The data that support the findings of this study are available from ICES but restrictions apply to the availability of these data, which were used under the service agreement ICES DAS # 2020–727, and so are not publicly available. Access may only be granted under specific criteria and confidentiality conditions; please see www.ices.on.ca/DAS. The contact person is Refik Saskin, Staff Scientist, Data & Analytics Services ICES Central, (1) 416–480-4055.

Abbreviations

CHF:

Congestive heart failure

COPD:

Chronic obstructive pulmonary disease

CVD:

Cardiovascular disease

DAD:

Discharge Abstract Database

ED:

Emergency Department

HSU:

Health services utilization

ICES:

Institute for Clinical and Evaluative Sciences

ICD-O-3:

International Classification of Diseases for Oncology, 3rd version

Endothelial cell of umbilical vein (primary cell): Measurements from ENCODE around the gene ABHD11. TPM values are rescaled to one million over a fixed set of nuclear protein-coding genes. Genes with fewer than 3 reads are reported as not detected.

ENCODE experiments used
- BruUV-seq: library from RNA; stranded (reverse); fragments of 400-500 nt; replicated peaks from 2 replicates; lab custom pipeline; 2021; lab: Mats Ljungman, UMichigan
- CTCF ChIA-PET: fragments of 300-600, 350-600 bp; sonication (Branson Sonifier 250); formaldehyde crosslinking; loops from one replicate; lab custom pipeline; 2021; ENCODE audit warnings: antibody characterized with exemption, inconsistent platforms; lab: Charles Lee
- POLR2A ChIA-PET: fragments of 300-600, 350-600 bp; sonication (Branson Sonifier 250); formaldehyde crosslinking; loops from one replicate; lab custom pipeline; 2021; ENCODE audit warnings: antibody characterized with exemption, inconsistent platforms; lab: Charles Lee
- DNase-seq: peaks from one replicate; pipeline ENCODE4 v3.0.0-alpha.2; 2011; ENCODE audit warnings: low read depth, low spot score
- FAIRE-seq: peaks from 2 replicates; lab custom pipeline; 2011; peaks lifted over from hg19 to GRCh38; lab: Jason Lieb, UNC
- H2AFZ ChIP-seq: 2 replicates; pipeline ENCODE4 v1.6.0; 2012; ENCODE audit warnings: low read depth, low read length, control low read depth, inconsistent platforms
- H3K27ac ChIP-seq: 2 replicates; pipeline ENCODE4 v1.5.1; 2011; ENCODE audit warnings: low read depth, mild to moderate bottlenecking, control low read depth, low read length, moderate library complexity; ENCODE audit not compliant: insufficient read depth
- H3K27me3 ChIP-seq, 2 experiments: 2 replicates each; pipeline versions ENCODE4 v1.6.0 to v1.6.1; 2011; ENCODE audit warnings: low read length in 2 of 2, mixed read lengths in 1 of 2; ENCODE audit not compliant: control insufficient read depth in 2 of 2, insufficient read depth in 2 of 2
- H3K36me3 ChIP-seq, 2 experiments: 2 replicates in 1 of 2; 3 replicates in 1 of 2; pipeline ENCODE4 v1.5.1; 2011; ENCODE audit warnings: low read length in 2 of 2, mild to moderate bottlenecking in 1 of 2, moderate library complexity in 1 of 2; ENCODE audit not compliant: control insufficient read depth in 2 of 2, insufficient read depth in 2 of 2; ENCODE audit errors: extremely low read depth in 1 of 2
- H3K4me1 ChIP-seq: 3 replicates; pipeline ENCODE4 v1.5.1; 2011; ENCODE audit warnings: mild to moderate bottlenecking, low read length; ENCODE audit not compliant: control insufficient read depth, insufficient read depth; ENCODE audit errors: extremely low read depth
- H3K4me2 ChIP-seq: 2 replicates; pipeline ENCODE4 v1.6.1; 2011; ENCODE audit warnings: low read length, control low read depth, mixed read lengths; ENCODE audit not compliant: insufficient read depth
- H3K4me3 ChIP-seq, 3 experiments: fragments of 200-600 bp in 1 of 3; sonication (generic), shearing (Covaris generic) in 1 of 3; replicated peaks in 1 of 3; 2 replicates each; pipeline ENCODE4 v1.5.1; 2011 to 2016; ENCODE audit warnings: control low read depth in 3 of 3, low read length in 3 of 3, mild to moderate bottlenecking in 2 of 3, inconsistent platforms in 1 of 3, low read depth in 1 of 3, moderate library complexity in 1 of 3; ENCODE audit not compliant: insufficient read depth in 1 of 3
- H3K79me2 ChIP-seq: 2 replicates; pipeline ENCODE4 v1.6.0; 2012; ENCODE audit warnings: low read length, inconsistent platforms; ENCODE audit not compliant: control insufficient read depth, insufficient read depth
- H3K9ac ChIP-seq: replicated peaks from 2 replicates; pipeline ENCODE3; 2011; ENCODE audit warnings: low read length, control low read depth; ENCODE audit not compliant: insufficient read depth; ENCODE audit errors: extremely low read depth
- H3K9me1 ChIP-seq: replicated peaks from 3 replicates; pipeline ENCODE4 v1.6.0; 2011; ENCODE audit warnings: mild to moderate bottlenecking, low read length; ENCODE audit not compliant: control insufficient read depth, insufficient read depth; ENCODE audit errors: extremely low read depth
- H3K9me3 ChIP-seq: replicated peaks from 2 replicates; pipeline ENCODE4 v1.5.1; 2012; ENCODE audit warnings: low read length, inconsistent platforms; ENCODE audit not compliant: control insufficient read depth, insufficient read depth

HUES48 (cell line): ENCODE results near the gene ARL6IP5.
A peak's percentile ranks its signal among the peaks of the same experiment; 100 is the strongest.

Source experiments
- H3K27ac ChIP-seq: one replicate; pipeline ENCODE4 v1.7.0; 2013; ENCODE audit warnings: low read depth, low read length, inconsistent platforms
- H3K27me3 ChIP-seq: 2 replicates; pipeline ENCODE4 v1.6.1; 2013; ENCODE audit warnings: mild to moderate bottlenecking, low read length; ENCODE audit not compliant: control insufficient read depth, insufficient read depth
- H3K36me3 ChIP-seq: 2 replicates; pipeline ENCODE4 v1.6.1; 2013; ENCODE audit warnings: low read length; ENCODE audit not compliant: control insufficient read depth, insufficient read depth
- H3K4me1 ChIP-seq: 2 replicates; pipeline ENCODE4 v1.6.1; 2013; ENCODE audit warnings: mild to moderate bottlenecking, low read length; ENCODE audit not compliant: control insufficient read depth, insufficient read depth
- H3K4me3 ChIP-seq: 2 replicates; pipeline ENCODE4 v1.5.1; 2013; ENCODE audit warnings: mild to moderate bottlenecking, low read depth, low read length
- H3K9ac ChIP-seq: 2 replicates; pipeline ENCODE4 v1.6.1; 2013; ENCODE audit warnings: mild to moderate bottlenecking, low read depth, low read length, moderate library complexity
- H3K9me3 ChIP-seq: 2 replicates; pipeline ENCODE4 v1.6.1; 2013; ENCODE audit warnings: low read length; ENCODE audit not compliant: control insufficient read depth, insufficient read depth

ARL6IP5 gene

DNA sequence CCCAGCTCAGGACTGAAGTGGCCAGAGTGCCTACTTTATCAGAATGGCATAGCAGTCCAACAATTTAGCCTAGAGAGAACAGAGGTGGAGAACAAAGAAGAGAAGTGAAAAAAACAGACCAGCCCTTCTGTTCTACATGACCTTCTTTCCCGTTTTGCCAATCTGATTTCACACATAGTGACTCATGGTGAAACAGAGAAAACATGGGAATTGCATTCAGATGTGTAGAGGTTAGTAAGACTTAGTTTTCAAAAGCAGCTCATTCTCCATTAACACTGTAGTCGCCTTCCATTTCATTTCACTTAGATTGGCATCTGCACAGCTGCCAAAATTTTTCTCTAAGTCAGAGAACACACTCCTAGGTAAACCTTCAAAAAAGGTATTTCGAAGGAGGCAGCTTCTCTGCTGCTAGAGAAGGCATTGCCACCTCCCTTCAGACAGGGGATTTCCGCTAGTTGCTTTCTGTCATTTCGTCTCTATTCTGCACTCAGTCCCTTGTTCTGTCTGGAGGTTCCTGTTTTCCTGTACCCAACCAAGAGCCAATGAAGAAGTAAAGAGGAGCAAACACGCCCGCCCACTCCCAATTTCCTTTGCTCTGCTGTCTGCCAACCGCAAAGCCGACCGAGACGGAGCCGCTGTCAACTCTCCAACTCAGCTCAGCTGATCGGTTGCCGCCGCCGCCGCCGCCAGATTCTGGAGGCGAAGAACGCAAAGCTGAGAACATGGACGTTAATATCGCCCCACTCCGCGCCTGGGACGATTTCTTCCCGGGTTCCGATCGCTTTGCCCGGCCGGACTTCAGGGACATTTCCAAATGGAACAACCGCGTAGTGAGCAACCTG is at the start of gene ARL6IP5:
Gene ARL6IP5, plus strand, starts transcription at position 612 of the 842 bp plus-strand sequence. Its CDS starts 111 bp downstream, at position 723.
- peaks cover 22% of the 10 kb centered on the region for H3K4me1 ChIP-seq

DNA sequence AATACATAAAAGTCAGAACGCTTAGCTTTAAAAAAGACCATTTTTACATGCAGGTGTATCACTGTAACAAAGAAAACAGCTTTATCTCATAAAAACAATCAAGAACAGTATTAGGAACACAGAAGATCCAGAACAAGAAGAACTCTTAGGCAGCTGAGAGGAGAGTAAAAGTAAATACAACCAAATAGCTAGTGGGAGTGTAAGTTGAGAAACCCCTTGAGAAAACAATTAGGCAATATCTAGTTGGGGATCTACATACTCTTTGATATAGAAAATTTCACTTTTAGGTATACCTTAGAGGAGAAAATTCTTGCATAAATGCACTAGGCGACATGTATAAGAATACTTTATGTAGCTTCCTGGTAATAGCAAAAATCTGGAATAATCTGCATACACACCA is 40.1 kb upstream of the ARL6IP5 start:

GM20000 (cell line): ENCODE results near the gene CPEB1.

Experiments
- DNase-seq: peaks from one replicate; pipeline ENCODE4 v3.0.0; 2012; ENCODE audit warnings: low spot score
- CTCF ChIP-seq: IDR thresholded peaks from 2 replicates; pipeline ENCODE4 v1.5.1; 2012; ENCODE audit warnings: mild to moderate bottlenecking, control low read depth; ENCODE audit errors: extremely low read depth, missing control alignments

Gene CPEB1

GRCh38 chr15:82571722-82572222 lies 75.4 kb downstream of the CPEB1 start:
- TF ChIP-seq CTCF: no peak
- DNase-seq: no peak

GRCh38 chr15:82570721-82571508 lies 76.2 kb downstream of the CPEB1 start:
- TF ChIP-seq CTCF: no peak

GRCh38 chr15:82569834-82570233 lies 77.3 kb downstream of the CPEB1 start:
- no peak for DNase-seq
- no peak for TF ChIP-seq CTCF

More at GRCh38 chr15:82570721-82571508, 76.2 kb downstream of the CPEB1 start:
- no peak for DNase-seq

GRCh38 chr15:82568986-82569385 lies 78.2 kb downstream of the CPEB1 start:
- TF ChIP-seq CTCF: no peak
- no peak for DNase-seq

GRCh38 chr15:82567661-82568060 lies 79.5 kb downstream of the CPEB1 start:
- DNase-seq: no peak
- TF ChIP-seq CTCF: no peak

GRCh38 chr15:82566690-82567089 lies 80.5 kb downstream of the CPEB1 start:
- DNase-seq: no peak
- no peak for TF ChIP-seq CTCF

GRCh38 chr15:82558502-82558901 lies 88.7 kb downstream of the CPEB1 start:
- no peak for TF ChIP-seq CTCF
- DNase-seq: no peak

MMB:

multimorbidity

NACRS:

National Ambulatory Care Reporting System

ODB:

Ontario Drug Benefits

OHIP:

Ontario Health Insurance Plan

PC:

Primary Care

RPDB:

Registered Persons Database

SEER:

Surveillance, Epidemiology, and End Results

References

  1. 1.

    Barnett K, Mercer SW, Norbury M, Watt G, Wyke S, Guthrie B. Epidemiology of multimorbidity and implications for health care, research, and medical education: a cross-sectional study. The Lancet. 2012;380(9836):37–43%U https://linkinghub.elsevier.com/retrieve/pii/S0140673612602402.

  2. 2.

    Boyd CM, Fortin M. Future of Multimorbidity Research: How Should Understanding of Multimorbidity Inform Health System Design? Public Health Reviews. 2010;32(2):451–74%U http://publichealthreviews.biomedcentral.com/articles/10.1007/BF03391611.